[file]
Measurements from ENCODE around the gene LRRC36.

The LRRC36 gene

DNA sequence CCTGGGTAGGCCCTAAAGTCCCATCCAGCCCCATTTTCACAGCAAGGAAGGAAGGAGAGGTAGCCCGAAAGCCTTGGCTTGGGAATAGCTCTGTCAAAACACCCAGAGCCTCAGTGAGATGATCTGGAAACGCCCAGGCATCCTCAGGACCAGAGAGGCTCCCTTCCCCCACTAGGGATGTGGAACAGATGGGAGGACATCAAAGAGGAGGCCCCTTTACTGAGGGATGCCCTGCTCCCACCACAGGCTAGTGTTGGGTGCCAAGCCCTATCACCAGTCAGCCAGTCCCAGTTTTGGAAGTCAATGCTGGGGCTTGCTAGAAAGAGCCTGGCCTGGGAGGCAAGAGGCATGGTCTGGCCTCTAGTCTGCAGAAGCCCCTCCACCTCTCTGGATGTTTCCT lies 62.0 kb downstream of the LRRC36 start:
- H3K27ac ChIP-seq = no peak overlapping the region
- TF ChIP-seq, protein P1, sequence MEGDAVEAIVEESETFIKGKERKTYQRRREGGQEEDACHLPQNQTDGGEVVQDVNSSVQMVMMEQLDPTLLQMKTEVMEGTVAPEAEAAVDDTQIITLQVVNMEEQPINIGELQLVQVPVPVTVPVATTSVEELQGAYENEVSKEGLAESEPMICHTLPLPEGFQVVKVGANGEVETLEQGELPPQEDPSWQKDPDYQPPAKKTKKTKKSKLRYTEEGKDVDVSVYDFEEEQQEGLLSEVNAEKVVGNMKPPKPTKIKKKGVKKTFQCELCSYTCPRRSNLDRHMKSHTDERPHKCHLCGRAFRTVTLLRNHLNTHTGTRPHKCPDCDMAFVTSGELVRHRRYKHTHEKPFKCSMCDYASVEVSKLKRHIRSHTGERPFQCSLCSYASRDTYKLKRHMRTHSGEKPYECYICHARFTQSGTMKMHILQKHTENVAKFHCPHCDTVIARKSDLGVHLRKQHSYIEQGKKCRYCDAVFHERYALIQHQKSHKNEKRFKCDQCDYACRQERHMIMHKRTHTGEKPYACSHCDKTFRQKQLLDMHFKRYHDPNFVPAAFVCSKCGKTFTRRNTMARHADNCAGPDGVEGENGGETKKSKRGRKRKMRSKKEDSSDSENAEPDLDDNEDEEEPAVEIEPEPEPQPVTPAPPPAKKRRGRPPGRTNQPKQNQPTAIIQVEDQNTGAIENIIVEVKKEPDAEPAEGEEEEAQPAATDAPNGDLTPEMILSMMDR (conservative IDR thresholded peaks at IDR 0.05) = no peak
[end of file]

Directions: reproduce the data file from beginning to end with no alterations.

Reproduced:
Measurements from ENCODE around the gene LRRC36.

The LRRC36 gene

DNA sequence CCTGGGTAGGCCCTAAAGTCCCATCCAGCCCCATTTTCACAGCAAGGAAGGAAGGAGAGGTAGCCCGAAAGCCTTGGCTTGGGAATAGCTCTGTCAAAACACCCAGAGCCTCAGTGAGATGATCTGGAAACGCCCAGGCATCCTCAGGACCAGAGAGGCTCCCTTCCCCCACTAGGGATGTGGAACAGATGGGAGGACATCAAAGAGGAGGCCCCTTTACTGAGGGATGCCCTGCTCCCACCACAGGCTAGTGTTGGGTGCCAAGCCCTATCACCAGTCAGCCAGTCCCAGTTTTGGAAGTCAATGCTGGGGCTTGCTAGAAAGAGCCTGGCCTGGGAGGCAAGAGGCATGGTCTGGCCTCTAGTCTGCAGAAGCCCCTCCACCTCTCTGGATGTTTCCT lies 62.0 kb downstream of the LRRC36 start:
- H3K27ac ChIP-seq = no peak overlapping the region
- TF ChIP-seq, protein P1, sequence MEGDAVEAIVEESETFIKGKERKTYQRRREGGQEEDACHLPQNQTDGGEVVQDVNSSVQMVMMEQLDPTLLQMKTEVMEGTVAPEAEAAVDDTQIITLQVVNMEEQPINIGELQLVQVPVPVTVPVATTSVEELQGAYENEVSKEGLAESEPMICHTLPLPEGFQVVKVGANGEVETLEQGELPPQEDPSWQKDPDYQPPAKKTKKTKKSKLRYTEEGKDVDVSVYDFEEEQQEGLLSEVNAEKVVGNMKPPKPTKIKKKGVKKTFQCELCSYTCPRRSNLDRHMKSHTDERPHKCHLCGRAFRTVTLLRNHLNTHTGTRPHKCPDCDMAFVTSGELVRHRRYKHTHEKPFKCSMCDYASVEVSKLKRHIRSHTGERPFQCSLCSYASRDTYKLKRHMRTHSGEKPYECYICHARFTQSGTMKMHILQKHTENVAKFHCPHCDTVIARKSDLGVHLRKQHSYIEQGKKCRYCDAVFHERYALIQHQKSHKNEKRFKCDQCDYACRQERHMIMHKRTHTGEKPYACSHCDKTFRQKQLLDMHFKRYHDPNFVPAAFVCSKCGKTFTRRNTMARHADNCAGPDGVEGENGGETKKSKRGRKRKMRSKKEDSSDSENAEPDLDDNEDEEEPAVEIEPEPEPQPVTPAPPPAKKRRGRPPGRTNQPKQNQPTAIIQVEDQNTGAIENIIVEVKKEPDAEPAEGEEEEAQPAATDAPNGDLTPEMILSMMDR (conservative IDR thresholded peaks at IDR 0.05) = no peak